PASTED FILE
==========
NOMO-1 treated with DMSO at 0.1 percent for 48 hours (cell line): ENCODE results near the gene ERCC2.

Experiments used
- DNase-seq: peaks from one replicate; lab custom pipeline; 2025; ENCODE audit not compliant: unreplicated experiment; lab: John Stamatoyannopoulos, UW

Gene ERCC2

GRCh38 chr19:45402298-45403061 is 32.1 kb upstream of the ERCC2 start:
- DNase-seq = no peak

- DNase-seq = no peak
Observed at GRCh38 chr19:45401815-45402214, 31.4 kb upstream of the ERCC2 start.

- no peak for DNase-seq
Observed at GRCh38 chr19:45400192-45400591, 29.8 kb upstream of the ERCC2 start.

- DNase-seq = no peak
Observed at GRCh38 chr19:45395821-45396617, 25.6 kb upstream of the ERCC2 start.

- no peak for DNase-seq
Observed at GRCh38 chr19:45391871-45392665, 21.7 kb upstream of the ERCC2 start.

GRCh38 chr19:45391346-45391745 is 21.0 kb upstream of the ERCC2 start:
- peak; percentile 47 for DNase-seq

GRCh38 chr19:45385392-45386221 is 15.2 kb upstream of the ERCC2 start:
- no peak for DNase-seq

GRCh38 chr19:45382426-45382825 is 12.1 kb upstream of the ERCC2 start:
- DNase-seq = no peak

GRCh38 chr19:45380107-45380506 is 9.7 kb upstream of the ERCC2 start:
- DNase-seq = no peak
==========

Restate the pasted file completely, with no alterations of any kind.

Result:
NOMO-1 treated with DMSO at 0.1 percent for 48 hours (cell line): ENCODE results near the gene ERCC2.

Experiments used
- DNase-seq: peaks from one replicate; lab custom pipeline; 2025; ENCODE audit not compliant: unreplicated experiment; lab: John Stamatoyannopoulos, UW

Gene ERCC2

GRCh38 chr19:45402298-45403061 is 32.1 kb upstream of the ERCC2 start:
- DNase-seq = no peak

- DNase-seq = no peak
Observed at GRCh38 chr19:45401815-45402214, 31.4 kb upstream of the ERCC2 start.

- no peak for DNase-seq
Observed at GRCh38 chr19:45400192-45400591, 29.8 kb upstream of the ERCC2 start.

- DNase-seq = no peak
Observed at GRCh38 chr19:45395821-45396617, 25.6 kb upstream of the ERCC2 start.

- no peak for DNase-seq
Observed at GRCh38 chr19:45391871-45392665, 21.7 kb upstream of the ERCC2 start.

GRCh38 chr19:45391346-45391745 is 21.0 kb upstream of the ERCC2 start:
- peak; percentile 47 for DNase-seq

GRCh38 chr19:45385392-45386221 is 15.2 kb upstream of the ERCC2 start:
- no peak for DNase-seq

GRCh38 chr19:45382426-45382825 is 12.1 kb upstream of the ERCC2 start:
- DNase-seq = no peak

GRCh38 chr19:45380107-45380506 is 9.7 kb upstream of the ERCC2 start:
- DNase-seq = no peak